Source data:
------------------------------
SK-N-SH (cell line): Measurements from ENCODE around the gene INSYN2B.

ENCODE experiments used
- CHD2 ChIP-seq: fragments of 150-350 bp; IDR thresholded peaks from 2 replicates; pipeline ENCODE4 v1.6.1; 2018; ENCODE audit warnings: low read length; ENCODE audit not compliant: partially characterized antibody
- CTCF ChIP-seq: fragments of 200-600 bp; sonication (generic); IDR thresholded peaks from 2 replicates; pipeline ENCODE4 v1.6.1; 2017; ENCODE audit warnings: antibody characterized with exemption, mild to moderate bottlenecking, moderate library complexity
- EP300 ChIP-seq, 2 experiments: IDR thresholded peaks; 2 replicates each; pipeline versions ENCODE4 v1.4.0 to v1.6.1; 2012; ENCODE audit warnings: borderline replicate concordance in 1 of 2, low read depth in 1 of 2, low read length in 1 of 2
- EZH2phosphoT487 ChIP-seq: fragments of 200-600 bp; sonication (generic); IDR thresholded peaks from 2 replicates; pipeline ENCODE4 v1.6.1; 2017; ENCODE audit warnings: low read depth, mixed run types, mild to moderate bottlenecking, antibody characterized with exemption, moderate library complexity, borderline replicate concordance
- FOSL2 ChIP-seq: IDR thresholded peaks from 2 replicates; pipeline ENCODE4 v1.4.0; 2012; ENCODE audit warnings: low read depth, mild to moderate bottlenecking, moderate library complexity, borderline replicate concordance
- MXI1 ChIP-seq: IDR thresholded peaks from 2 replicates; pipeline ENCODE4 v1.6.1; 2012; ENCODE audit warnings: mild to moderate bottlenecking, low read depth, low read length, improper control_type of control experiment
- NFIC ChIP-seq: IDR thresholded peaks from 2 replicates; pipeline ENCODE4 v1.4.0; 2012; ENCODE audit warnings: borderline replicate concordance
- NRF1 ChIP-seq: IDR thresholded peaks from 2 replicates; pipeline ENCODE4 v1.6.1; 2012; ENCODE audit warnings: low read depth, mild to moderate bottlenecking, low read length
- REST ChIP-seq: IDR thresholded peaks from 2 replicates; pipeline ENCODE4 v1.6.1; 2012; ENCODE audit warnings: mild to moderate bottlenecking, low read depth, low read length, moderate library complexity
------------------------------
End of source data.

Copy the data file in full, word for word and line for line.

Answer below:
SK-N-SH (cell line): Measurements from ENCODE around the gene INSYN2B.

ENCODE experiments used
- CHD2 ChIP-seq: fragments of 150-350 bp; IDR thresholded peaks from 2 replicates; pipeline ENCODE4 v1.6.1; 2018; ENCODE audit warnings: low read length; ENCODE audit not compliant: partially characterized antibody
- CTCF ChIP-seq: fragments of 200-600 bp; sonication (generic); IDR thresholded peaks from 2 replicates; pipeline ENCODE4 v1.6.1; 2017; ENCODE audit warnings: antibody characterized with exemption, mild to moderate bottlenecking, moderate library complexity
- EP300 ChIP-seq, 2 experiments: IDR thresholded peaks; 2 replicates each; pipeline versions ENCODE4 v1.4.0 to v1.6.1; 2012; ENCODE audit warnings: borderline replicate concordance in 1 of 2, low read depth in 1 of 2, low read length in 1 of 2
- EZH2phosphoT487 ChIP-seq: fragments of 200-600 bp; sonication (generic); IDR thresholded peaks from 2 replicates; pipeline ENCODE4 v1.6.1; 2017; ENCODE audit warnings: low read depth, mixed run types, mild to moderate bottlenecking, antibody characterized with exemption, moderate library complexity, borderline replicate concordance
- FOSL2 ChIP-seq: IDR thresholded peaks from 2 replicates; pipeline ENCODE4 v1.4.0; 2012; ENCODE audit warnings: low read depth, mild to moderate bottlenecking, moderate library complexity, borderline replicate concordance
- MXI1 ChIP-seq: IDR thresholded peaks from 2 replicates; pipeline ENCODE4 v1.6.1; 2012; ENCODE audit warnings: mild to moderate bottlenecking, low read depth, low read length, improper control_type of control experiment
- NFIC ChIP-seq: IDR thresholded peaks from 2 replicates; pipeline ENCODE4 v1.4.0; 2012; ENCODE audit warnings: borderline replicate concordance
- NRF1 ChIP-seq: IDR thresholded peaks from 2 replicates; pipeline ENCODE4 v1.6.1; 2012; ENCODE audit warnings: low read depth, mild to moderate bottlenecking, low read length
- REST ChIP-seq: IDR thresholded peaks from 2 replicates; pipeline ENCODE4 v1.6.1; 2012; ENCODE audit warnings: mild to moderate bottlenecking, low read depth, low read length, moderate library complexity